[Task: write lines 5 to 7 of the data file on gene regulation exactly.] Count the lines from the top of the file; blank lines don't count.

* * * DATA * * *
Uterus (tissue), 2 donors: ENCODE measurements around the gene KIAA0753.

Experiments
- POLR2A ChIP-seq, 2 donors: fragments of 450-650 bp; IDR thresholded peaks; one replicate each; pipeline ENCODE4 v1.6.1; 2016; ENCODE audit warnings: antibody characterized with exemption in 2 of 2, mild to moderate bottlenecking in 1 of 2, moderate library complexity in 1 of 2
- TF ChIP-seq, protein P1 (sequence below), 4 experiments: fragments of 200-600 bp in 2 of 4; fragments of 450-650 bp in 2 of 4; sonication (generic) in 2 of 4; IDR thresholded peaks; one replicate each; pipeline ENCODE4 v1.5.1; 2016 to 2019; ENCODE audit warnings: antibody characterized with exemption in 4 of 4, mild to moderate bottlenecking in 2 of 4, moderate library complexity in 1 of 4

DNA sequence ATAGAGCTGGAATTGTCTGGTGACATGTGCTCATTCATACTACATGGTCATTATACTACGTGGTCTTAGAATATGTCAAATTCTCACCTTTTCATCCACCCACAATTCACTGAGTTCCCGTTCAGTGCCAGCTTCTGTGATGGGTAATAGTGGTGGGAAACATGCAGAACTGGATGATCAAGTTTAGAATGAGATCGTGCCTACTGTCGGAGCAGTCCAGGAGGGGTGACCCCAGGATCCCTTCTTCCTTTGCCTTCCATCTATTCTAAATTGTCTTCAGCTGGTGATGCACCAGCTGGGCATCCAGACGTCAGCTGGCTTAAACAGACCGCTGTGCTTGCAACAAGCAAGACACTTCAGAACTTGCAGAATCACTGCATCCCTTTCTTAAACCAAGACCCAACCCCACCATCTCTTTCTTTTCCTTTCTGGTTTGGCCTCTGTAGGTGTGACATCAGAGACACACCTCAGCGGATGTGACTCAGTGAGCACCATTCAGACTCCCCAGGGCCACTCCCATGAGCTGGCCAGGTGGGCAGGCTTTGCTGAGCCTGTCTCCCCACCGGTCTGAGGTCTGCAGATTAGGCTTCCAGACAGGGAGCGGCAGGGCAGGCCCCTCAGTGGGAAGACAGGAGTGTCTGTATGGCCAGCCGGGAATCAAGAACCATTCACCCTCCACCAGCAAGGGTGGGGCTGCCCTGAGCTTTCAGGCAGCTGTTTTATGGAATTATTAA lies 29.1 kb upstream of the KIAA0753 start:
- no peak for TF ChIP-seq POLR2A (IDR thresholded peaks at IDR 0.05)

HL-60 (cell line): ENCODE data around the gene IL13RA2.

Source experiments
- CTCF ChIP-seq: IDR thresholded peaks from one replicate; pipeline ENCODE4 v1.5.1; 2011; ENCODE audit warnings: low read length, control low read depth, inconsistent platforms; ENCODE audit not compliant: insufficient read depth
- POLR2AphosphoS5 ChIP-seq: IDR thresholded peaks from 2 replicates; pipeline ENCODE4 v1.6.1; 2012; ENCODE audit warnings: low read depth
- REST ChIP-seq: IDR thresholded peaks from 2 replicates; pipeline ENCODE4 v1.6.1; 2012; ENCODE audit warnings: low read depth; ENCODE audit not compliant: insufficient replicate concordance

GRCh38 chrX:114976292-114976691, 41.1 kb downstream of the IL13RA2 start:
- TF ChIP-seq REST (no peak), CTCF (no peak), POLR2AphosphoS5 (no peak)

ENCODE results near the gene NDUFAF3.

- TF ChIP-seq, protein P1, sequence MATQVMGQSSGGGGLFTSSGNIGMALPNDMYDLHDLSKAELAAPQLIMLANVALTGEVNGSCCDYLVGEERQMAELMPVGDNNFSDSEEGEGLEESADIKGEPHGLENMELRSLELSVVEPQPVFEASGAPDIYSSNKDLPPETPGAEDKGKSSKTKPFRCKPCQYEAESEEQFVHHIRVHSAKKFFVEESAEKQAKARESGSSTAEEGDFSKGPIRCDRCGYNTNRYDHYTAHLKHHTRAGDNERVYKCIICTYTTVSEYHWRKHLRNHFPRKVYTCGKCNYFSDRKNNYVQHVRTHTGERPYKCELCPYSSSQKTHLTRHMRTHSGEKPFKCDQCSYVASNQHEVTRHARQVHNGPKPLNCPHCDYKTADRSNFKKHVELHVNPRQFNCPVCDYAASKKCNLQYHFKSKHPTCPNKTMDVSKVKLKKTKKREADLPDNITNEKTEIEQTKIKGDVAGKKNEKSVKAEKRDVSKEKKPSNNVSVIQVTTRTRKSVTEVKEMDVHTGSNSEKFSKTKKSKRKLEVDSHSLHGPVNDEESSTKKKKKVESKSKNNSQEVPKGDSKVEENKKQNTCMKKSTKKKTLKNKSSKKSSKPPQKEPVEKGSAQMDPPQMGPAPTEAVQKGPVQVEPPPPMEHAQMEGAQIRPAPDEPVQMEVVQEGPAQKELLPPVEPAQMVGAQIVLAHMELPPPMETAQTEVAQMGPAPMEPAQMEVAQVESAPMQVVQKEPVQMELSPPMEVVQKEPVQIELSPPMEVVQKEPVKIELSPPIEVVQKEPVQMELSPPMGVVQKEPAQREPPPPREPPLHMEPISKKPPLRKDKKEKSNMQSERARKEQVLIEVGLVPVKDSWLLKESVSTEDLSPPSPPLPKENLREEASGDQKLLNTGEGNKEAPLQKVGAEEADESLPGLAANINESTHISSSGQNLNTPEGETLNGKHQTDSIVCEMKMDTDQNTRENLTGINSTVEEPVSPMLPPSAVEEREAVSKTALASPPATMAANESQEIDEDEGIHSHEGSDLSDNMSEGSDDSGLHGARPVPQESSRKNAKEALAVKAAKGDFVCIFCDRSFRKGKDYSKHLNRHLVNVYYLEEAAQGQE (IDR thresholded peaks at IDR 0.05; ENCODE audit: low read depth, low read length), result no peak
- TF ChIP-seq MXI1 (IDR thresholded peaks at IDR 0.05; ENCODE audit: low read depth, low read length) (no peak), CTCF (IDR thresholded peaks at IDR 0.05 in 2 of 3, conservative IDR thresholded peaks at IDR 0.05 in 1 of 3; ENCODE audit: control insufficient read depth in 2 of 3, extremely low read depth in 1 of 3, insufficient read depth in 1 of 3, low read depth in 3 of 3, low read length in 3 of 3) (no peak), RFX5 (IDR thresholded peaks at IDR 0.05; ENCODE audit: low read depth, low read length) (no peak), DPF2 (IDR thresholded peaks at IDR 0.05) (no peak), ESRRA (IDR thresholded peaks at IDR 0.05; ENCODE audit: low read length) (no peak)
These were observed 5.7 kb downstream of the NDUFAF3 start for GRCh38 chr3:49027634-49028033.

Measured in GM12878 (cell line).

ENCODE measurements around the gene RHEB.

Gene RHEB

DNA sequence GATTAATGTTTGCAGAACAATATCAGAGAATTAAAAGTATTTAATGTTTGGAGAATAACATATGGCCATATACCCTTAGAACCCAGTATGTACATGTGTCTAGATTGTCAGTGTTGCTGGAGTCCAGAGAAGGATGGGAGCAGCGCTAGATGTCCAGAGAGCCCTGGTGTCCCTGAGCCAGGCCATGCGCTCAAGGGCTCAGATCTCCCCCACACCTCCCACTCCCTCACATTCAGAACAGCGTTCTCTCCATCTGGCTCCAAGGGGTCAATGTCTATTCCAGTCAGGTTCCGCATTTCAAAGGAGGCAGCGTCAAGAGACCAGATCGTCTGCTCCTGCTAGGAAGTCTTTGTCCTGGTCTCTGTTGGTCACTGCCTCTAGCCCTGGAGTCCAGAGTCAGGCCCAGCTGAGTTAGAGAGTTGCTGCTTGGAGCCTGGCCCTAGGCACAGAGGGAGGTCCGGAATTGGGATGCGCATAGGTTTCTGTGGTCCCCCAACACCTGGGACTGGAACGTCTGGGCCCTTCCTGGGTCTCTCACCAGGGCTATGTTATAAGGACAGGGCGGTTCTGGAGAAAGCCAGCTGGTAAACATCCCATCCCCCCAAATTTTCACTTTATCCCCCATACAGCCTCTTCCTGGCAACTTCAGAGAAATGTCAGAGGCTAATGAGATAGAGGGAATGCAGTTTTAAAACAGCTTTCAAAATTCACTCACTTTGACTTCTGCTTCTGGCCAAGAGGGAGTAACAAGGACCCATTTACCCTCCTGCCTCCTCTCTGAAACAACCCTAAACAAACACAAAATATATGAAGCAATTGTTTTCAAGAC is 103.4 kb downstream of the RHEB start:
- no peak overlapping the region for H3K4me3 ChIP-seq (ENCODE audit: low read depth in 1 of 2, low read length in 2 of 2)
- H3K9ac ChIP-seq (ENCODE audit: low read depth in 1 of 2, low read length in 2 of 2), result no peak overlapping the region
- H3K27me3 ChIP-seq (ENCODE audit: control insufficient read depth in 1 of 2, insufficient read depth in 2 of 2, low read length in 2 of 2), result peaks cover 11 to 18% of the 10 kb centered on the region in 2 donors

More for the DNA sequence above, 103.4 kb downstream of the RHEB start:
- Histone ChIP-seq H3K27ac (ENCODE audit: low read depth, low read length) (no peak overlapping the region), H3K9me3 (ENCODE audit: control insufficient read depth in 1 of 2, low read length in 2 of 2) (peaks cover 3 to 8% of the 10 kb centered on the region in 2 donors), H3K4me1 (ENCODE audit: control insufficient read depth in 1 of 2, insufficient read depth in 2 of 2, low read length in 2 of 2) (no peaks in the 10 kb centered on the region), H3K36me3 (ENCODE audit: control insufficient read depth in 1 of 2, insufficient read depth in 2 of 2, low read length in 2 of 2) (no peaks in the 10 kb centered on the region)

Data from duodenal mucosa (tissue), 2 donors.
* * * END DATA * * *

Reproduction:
DNA sequence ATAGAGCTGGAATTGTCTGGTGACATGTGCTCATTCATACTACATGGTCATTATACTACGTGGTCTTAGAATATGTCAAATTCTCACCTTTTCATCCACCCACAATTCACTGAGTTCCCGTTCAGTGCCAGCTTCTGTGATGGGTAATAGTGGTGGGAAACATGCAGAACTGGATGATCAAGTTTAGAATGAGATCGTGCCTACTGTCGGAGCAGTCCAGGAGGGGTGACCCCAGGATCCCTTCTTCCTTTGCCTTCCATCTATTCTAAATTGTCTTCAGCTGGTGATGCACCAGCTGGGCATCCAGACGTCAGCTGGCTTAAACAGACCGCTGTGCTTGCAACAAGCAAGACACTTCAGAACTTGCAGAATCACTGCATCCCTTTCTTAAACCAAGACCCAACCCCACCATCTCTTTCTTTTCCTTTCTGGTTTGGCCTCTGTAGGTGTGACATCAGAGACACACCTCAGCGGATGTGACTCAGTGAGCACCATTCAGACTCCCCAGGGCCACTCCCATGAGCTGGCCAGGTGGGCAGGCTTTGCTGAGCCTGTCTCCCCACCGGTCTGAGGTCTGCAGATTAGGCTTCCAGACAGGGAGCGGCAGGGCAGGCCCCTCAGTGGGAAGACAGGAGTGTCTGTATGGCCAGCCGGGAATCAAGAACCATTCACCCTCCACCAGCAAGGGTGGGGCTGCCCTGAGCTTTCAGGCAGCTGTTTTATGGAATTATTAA lies 29.1 kb upstream of the KIAA0753 start:
- no peak for TF ChIP-seq POLR2A (IDR thresholded peaks at IDR 0.05)

HL-60 (cell line): ENCODE data around the gene IL13RA2.